Carrier oils are an essential part of skincare formulating, aromatherapy, infusing and herbalism, DIY skincare, and even food and health!
The term ‘carrier oil’ is generally used to describe true oils used in aromatherapy to dilute essential oils.
But the term is used broadly to describe a much larger group of oils called lipid oils.
Lipid oils, including carrier oils, are fatty acid-rich oils pressed from seeds, nuts, kernels, and even the fatty fruit around some seeds.
Carrier oils are used to carry other ingredients in a formula or blend. When working with essential oils and aromatherapy blends, a carrier oil base is essential to dilute the essential oils before they are safe to use on the skin.
So, in essence, carrier oils are used to ‘carry’ other plant compounds and ingredients into the skin.
A good carrier oil is a lipid oil that is unscented or mildly scented, has a light skin feel, long shelf life, and neutral color.
In this post, we will be looking at carrier oils, what they are, how to use them, and different disciplines where carrier oils are important such as skincare formulating, aromatherapy and essential oil work, herbalism, and infusing, and DIY skincare.
Table of Contents
What does the term 'carrier oil' mean?
The term carrier oil is used loosely for all the lipid oils. Some other terms you might have come across include:
More specifically, carrier oil is used for plant oils used to dilute essential oils in an aromatherapy blend.
Many blog posts and online literature frequently have lists of ‘oils’ where carrier oils and essential oils are all mixed together which implies that the two are similar.
But, carrier oils and essential oils are very different chemical compounds and it is crucial to know the difference.
Essential oils are volatile plant compounds distilled from leaves, roots, petals, and occasionally aromatic seeds. They evaporate.
They are not true oils, but rather are highly concentrated volatile plant compounds.
With a few exceptions (arguably) all essential oils must be diluted in a carrier oil before they are safe for use directly on the skin. Using essential oils ‘neat’ can result in skin burns, phytotoxicity, and skin damage..
Essential Oil Safety
Avoid using essential oils neat on the skin as it can lead to skin sensitivity, burning, and photo-toxicity. To use essential oils safely, always dilute in a carrier oil before applying to the skin.
Carrier oils are fatty-acid-rich oils, these include all the food oils like olive oil, grapeseed oil, avocado oil, coconut oil, sesame oil, and many more.
With a few exceptions, all carrier oils are safe to use at full strength on the skin. The exceptions are neem oil (which is very strong) and a few others.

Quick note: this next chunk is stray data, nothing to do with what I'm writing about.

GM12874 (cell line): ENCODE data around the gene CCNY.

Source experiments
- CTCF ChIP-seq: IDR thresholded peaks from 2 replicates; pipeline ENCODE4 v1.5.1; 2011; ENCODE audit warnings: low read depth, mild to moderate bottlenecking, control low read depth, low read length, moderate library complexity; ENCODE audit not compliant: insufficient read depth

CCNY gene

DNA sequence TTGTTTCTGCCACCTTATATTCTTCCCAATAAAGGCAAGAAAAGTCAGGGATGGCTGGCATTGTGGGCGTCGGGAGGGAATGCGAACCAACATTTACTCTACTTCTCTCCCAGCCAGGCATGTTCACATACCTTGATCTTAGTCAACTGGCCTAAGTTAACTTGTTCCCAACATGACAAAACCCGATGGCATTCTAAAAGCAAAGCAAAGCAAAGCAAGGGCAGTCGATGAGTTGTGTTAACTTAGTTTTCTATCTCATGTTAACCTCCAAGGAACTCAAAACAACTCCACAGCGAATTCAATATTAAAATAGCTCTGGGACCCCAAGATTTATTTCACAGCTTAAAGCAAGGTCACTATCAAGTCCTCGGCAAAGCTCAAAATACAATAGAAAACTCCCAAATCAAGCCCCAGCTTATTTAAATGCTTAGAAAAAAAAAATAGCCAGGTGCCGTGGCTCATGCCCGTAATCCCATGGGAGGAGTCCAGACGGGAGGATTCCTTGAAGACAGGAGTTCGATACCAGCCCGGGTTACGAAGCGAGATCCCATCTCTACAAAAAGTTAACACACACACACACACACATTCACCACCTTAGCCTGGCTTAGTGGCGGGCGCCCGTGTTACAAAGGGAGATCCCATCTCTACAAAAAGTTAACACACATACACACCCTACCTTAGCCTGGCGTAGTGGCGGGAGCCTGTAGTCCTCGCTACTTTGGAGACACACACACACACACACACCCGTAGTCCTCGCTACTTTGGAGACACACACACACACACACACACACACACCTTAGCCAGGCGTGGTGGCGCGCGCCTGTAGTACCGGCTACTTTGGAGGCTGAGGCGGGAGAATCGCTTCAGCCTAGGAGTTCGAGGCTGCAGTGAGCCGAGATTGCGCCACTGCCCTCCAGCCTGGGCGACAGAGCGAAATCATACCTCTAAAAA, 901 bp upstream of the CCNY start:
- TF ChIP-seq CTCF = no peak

Carrier Oils & Allergies
When working with carrier oils for yourself or a client, be aware of allergies, specifically with the nut oils. Someone with a peanut allergy will want to stay away from peanut oil to avoid a potential reaction. A few individuals may also be allergic to shea and mango seed oils especially when there is a latex allergy present. Individuals can be sensitive to oils best to do a spot test for sensitive people or children.
Carrier oil chemistry (the short version)
Carrier oils and all lipid oils are made up predominantly of fatty acids. Most oils are 95% or more fatty acids. The other small percentage is the unsaponifiable portion, also called the healing fraction.
There are three main types of fatty acids, these are:
And within the three types are five common fatty acids that are found in most carrier oils.
But there are many more, hundreds of fatty acids each with unique properties and skin benefits. Differences include carbon chain length, degree of unsaturation, and structure of the carbon chain.
The unsaponifiable, or healing fraction is made up of naturally occurring plant compounds and are specific to each oil depending on the plant seeds the oil is pressed from.
Research on the unsaponifiables in carrier oils is ongoing.
How to choose a carrier oils for essential oils
With so many different carrier oils available, choosing the right one can be daunting.
And, depending on the project the carrier oil will change.
But for a basic base carrier oil for an essential oil blend, there are four qualities to look for.
Things to look for in a carrier oil
Scent: Look for a neutral oil with little to no scent. Carrier oils are not aromatic like the essential oils but some have a strong natural scent, usually earthy or fruity depending on the type of oil.
Skin feel: Carrier oils that absorb quickly and feel light on the skin is important.
Shelf life: you want a carrier oil that will have a long shelf life. Shelf life of carrier oils varies anywhere from 6 months to 2 years in a cool dark storage space. Shelf life depends on the fatty acid makeup of the oil so look for oils that have a shelf life of at least a year and are shelf stable. Oils with a short shelf life, rose hip as an example, purchase small amounts and use up quickly.